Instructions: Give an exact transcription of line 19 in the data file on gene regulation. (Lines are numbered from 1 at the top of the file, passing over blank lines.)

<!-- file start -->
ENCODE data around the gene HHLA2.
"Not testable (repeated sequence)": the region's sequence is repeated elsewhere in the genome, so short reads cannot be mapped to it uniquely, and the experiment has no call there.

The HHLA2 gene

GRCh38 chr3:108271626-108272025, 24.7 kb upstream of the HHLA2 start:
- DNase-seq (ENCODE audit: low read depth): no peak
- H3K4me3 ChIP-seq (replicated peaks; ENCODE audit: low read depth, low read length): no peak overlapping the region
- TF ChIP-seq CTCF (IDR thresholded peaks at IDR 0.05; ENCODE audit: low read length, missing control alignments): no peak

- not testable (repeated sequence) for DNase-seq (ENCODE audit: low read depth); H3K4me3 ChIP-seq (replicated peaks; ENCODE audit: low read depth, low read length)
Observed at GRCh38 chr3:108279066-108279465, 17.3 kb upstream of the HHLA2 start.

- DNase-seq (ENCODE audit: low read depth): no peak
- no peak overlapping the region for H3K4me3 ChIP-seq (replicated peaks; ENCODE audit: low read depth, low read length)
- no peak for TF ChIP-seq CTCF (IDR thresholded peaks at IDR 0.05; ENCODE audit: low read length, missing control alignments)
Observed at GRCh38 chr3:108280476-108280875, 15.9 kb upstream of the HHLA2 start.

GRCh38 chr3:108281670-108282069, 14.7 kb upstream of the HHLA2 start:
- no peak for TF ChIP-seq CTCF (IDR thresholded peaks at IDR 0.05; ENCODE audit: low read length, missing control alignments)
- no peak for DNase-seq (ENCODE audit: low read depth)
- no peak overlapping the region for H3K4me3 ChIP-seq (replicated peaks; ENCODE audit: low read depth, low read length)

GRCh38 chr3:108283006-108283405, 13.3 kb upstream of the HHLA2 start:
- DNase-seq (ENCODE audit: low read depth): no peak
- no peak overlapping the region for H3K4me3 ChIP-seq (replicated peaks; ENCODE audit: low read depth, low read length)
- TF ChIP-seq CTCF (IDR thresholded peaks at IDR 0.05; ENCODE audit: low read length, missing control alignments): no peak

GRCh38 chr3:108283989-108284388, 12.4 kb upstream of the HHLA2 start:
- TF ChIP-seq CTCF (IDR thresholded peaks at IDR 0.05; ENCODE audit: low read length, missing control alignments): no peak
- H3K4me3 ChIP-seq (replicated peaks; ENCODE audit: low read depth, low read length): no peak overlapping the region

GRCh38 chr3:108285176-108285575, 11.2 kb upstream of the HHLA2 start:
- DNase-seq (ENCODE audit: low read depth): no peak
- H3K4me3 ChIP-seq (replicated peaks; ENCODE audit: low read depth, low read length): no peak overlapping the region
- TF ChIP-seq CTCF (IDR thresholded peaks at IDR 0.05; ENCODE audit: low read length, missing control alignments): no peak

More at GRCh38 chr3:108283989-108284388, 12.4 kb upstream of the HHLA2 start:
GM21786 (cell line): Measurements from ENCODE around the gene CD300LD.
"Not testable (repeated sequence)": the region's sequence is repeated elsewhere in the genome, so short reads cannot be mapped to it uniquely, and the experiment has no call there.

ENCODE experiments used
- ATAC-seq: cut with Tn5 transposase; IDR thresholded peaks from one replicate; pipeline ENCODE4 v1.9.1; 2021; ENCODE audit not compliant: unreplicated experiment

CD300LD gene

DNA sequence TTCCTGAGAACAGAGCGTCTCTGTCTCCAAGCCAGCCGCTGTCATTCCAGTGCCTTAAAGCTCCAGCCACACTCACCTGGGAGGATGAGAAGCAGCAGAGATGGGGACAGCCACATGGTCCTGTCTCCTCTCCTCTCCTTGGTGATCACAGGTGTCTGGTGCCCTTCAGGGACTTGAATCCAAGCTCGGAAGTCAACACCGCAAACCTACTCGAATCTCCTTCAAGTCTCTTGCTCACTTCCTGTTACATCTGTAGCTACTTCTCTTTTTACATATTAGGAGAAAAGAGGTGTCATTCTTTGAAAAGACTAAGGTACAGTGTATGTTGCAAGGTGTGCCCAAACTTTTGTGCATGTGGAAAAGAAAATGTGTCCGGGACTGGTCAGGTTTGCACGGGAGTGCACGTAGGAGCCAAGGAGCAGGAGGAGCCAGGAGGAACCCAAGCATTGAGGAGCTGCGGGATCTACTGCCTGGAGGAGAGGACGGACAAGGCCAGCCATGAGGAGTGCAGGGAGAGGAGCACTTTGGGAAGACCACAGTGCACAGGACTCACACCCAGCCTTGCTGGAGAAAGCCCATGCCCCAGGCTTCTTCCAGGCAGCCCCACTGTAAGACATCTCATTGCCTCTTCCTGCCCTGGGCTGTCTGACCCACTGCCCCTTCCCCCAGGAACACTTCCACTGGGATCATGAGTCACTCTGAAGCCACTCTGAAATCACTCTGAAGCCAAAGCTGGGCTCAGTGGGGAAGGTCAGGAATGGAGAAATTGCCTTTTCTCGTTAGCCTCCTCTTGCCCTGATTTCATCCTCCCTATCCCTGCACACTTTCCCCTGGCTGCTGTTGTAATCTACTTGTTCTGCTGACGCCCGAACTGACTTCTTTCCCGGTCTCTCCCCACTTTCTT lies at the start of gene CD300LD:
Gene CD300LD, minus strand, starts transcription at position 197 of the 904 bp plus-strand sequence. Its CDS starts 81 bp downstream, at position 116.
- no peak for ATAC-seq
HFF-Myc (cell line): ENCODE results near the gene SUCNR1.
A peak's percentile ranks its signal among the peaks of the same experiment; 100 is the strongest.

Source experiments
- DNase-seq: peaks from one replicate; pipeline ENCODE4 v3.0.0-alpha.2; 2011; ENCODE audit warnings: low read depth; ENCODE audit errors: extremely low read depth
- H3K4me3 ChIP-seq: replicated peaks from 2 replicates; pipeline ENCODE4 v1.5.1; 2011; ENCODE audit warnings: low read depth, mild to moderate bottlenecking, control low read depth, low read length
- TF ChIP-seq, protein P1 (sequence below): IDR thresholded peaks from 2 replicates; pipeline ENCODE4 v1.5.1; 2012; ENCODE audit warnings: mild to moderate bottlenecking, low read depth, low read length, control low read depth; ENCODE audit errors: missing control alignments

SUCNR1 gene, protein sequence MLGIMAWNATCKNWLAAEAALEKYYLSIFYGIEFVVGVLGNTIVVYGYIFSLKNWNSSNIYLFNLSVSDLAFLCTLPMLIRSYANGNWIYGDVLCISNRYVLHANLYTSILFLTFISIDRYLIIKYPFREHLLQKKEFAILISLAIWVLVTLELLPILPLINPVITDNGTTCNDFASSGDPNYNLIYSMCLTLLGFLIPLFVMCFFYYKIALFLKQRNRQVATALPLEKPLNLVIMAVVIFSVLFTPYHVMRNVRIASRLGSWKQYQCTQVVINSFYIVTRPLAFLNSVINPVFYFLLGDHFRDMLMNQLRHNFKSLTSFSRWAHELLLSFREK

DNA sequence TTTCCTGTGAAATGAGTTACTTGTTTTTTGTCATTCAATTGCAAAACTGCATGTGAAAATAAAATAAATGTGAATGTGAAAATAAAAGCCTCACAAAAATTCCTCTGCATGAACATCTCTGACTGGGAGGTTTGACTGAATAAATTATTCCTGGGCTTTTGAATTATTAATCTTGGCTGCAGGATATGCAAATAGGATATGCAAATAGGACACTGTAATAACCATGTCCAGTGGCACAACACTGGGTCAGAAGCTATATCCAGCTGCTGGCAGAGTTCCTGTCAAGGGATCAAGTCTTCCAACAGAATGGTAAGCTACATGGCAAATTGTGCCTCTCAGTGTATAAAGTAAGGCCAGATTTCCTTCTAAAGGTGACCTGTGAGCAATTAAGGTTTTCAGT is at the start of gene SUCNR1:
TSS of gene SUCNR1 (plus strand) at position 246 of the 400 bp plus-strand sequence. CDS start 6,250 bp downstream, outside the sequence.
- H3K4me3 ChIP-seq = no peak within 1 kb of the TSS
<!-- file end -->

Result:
- DNase-seq (ENCODE audit: low read depth): no peak